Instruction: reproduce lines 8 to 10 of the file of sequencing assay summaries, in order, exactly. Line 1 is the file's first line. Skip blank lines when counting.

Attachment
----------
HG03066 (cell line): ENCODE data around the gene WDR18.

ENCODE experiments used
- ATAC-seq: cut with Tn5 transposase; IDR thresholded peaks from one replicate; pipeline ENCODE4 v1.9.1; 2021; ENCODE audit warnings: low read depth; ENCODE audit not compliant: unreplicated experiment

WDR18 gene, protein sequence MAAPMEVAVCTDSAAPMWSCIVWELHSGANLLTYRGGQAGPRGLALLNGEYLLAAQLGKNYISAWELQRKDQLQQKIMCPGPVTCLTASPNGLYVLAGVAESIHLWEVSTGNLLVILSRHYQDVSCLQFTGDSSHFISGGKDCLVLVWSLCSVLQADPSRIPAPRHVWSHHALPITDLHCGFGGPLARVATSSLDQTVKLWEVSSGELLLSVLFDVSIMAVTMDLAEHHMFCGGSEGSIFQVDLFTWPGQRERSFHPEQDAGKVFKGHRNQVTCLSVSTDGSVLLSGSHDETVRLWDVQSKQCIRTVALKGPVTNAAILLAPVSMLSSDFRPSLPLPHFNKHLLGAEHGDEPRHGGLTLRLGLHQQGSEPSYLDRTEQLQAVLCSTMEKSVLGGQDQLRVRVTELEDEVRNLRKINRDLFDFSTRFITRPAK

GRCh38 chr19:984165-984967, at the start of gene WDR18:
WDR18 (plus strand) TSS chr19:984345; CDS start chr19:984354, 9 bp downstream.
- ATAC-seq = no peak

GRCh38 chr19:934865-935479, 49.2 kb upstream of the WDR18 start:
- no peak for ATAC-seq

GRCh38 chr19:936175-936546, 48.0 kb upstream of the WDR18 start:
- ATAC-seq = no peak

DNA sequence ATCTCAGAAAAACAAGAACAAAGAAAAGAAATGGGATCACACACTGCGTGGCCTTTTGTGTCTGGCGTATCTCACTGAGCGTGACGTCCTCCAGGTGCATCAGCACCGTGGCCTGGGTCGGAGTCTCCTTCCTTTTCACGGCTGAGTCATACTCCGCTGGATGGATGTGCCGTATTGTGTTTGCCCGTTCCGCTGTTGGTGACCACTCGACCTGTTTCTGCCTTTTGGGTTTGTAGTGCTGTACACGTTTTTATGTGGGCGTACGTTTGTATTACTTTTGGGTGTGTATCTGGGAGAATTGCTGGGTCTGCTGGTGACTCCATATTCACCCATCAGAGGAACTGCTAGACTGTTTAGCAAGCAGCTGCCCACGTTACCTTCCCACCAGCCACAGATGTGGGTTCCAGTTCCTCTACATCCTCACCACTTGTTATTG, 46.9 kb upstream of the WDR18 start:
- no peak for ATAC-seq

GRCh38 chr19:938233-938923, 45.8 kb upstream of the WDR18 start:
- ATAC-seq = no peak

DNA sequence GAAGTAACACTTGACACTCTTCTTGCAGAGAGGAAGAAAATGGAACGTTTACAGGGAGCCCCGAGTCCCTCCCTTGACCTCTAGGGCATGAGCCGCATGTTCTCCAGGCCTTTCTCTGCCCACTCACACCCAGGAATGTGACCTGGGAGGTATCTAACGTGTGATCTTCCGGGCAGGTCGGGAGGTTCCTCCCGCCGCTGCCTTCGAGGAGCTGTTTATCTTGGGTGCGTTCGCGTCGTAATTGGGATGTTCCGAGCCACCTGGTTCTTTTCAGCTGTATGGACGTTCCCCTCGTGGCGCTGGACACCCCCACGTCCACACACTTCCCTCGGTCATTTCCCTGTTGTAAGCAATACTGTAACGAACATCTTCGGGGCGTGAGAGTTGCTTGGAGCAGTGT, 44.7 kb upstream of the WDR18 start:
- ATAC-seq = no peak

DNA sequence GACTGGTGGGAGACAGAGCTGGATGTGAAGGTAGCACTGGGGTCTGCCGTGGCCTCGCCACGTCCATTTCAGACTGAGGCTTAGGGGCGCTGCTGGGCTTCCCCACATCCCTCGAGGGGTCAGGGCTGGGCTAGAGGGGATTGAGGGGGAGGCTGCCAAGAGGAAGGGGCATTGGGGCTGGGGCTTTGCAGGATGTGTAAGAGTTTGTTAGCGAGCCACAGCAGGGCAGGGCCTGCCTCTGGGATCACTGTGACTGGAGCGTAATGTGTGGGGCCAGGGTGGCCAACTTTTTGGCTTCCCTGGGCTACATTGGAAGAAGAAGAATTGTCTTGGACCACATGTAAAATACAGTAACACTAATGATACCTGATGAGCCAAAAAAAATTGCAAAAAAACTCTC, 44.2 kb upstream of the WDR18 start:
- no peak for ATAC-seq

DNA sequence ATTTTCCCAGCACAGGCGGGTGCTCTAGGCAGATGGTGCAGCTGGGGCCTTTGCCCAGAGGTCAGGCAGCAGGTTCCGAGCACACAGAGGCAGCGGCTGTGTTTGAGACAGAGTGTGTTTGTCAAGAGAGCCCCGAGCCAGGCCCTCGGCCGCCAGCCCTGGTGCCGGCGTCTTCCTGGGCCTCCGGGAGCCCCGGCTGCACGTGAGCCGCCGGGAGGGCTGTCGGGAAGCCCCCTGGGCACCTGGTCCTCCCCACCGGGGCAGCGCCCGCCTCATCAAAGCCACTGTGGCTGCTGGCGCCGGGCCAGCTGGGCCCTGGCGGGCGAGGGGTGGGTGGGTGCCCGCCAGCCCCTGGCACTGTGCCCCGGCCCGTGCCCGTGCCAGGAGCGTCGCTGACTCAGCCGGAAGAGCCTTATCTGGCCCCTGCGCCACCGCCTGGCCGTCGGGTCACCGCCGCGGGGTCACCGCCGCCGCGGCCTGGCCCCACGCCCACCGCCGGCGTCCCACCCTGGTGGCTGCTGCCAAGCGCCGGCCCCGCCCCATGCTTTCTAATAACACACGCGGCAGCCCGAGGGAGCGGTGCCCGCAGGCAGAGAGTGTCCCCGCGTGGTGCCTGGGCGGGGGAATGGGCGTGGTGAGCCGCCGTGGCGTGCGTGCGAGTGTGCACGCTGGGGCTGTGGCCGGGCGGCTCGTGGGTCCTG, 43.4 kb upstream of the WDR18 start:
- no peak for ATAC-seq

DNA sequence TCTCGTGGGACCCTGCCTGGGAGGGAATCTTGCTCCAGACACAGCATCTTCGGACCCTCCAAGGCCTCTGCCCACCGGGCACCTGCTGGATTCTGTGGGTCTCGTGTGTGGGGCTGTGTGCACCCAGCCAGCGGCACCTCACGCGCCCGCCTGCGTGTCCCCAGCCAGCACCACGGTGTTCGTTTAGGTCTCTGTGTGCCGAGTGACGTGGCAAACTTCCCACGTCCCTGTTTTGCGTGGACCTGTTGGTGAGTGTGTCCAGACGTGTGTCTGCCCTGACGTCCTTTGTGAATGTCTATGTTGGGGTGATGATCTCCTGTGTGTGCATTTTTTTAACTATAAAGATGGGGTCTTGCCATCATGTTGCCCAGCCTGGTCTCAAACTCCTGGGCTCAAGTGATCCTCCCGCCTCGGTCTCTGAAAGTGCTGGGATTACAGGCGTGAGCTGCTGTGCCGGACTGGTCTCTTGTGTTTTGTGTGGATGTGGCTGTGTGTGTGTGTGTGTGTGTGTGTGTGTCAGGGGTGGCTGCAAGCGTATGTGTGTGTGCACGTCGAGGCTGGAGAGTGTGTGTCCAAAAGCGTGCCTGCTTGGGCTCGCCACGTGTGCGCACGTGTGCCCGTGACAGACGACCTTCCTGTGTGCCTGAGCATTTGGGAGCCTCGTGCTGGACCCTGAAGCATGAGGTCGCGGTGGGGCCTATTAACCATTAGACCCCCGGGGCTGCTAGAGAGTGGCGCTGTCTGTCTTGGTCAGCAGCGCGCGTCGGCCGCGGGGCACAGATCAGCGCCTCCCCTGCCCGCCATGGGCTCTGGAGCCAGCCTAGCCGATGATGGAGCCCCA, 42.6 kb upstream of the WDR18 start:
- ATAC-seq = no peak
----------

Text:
GRCh38 chr19:934865-935479, 49.2 kb upstream of the WDR18 start:
- no peak for ATAC-seq

GRCh38 chr19:936175-936546, 48.0 kb upstream of the WDR18 start: